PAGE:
It is hard to say who is in more trouble — President Obama or “Meet the Press” host David Gregory.

President Barack Obama is interviewed by David Gregory of NBC's "Meet The Press" in the Blue Room of the White House, Dec. 29, 2012. (Official White House Photo by Pete Souza)This official White House photograph is being made available only for publication by news organizations and/or for personal use printing by the subject(s) of the photograph. The photograph may not be manipulated in any way and may not be used in commercial or political materials, advertisements, emails, products, promotions that in any way suggests approval or endorsement of the President, the First Family, or the White House. David Gregory of NBC’s “Meet the Press” interviews President Obama in the White House on Dec. 29, 2012. (Official White House photo by Pete Souza)

Gregory’s ratings stink, and his bosses let it be known that they hired a consultant to find out why his close friends and family like him since most viewers don’t seem to. (As an aside, let me say that as bad as Gregory may be as a host — and we saw this coming well over a year ago — the execs who thought up this idea, spent their employer’s money on it and then leaked it should be banished.) He seems disengaged, prone to playing favorites and incapable of staying a few steps ahead of guests and pursuing much-needed follow-up inquiries. He seems laconic on screen, as if he just rolled out of bed and grabbed his script on the way to the set.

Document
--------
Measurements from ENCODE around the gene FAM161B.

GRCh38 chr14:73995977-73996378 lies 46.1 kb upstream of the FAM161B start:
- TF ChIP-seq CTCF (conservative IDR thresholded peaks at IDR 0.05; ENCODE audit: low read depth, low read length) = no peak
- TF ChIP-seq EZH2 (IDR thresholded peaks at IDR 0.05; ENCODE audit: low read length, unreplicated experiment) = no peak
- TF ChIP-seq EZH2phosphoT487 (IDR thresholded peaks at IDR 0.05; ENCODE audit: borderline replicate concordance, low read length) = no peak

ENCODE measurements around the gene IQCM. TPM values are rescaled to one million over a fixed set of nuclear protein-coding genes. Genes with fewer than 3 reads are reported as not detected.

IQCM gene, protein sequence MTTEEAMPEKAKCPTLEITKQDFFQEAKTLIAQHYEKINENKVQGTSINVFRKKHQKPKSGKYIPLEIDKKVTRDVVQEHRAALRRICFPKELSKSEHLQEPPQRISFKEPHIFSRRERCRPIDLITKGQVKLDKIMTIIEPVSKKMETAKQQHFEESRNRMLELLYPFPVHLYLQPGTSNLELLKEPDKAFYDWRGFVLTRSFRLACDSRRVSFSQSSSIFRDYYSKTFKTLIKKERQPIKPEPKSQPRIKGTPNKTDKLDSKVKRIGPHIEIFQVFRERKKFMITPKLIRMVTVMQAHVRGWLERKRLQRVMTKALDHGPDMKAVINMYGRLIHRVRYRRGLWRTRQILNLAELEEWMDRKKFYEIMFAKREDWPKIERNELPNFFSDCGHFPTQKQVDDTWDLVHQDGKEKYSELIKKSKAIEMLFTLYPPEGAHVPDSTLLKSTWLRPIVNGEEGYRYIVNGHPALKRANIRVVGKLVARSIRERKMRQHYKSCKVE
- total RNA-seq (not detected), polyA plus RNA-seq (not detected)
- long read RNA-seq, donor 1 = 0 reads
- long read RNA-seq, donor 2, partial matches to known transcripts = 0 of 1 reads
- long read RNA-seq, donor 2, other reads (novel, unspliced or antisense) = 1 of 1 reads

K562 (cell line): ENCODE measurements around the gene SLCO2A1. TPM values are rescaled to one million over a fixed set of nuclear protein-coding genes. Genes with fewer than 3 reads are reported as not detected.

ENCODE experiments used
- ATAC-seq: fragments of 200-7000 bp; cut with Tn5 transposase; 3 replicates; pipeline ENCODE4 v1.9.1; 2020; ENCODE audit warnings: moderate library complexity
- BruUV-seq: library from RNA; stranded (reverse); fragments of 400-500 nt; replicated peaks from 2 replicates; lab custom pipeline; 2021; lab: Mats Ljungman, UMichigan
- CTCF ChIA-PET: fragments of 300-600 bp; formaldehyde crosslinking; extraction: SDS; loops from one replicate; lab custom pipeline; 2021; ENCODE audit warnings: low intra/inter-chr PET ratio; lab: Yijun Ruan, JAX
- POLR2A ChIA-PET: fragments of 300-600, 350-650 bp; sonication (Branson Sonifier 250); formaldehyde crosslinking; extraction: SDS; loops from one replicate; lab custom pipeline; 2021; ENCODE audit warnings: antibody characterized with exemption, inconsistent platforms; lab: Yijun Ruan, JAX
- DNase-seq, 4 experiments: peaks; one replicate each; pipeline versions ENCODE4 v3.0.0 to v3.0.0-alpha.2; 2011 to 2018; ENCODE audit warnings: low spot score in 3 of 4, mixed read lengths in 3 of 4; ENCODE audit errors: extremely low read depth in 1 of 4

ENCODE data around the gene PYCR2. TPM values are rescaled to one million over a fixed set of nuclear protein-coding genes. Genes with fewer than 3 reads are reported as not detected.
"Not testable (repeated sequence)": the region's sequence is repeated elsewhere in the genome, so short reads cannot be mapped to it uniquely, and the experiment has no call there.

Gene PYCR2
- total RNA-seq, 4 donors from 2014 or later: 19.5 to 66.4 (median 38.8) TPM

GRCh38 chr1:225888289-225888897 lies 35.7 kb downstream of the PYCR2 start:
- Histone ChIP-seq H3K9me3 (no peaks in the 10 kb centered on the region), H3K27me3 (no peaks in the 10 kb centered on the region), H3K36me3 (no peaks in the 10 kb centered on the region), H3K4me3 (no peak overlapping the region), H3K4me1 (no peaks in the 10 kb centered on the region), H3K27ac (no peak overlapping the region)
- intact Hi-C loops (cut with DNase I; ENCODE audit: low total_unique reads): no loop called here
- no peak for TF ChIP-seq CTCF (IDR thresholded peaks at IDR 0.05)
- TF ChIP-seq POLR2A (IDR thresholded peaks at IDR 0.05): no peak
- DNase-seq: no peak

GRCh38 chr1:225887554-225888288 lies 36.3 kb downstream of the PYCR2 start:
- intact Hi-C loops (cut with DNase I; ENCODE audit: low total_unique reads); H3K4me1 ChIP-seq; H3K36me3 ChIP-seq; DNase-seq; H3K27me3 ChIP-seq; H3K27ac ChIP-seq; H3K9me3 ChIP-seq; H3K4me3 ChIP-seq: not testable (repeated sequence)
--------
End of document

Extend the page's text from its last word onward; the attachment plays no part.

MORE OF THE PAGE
Come to think of it, Obama’s ratings stink, he’s disengaged (and “dithering“) on foreign policy crises and he lacks strategic thinking. Lucky for him, Valerie Jarrett hasn’t hired a “brand consultant,” but journalists of all political stripes are despairing about his lack of leadership and international weakness. And unfortunately for the country, having a president who stumbles along, a prisoner of events, is much more dire than a failing TV host. (Really, do we need all these Sunday shows?) NBC may lose ratings, but the West loses freedom, stability and security when the U.S. president is so slow to recognize danger to our interests and even slower to come up with a response, let alone an effective one.